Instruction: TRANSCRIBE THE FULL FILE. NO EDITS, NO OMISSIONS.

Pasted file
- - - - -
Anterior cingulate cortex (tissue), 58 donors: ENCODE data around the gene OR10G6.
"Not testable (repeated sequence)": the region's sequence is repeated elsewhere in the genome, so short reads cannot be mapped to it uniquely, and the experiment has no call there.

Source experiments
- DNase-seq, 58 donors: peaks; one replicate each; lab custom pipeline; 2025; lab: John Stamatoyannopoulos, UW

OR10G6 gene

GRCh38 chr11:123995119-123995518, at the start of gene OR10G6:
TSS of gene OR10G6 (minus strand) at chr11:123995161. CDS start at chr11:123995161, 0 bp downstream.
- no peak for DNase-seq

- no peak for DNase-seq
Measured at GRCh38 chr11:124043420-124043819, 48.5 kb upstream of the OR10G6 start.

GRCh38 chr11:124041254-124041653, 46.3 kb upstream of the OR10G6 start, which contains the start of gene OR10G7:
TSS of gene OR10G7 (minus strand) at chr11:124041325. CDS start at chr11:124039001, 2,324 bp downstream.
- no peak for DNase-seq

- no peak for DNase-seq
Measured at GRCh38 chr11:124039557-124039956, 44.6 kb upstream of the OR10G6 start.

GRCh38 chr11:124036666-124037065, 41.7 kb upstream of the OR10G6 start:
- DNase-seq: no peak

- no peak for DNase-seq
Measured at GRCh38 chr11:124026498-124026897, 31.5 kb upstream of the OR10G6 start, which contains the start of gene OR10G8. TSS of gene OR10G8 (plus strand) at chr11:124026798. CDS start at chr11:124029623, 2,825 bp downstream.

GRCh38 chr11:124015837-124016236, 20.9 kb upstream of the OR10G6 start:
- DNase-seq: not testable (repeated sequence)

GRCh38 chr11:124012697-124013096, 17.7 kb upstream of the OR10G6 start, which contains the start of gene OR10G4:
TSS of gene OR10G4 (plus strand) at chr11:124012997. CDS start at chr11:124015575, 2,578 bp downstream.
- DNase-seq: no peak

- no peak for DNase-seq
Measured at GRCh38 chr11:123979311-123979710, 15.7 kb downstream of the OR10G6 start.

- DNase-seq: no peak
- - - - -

Anterior cingulate cortex (tissue), 58 donors: ENCODE data around the gene OR10G6.
"Not testable (repeated sequence)": the region's sequence is repeated elsewhere in the genome, so short reads cannot be mapped to it uniquely, and the experiment has no call there.

Source experiments
- DNase-seq, 58 donors: peaks; one replicate each; lab custom pipeline; 2025; lab: John Stamatoyannopoulos, UW

OR10G6 gene

GRCh38 chr11:123995119-123995518, at the start of gene OR10G6:
TSS of gene OR10G6 (minus strand) at chr11:123995161. CDS start at chr11:123995161, 0 bp downstream.
- no peak for DNase-seq

- no peak for DNase-seq
Measured at GRCh38 chr11:124043420-124043819, 48.5 kb upstream of the OR10G6 start.

GRCh38 chr11:124041254-124041653, 46.3 kb upstream of the OR10G6 start, which contains the start of gene OR10G7:
TSS of gene OR10G7 (minus strand) at chr11:124041325. CDS start at chr11:124039001, 2,324 bp downstream.
- no peak for DNase-seq

- no peak for DNase-seq
Measured at GRCh38 chr11:124039557-124039956, 44.6 kb upstream of the OR10G6 start.

GRCh38 chr11:124036666-124037065, 41.7 kb upstream of the OR10G6 start:
- DNase-seq: no peak

- no peak for DNase-seq
Measured at GRCh38 chr11:124026498-124026897, 31.5 kb upstream of the OR10G6 start, which contains the start of gene OR10G8. TSS of gene OR10G8 (plus strand) at chr11:124026798. CDS start at chr11:124029623, 2,825 bp downstream.

GRCh38 chr11:124015837-124016236, 20.9 kb upstream of the OR10G6 start:
- DNase-seq: not testable (repeated sequence)

GRCh38 chr11:124012697-124013096, 17.7 kb upstream of the OR10G6 start, which contains the start of gene OR10G4:
TSS of gene OR10G4 (plus strand) at chr11:124012997. CDS start at chr11:124015575, 2,578 bp downstream.
- DNase-seq: no peak

- no peak for DNase-seq
Measured at GRCh38 chr11:123979311-123979710, 15.7 kb downstream of the OR10G6 start.

- DNase-seq: no peak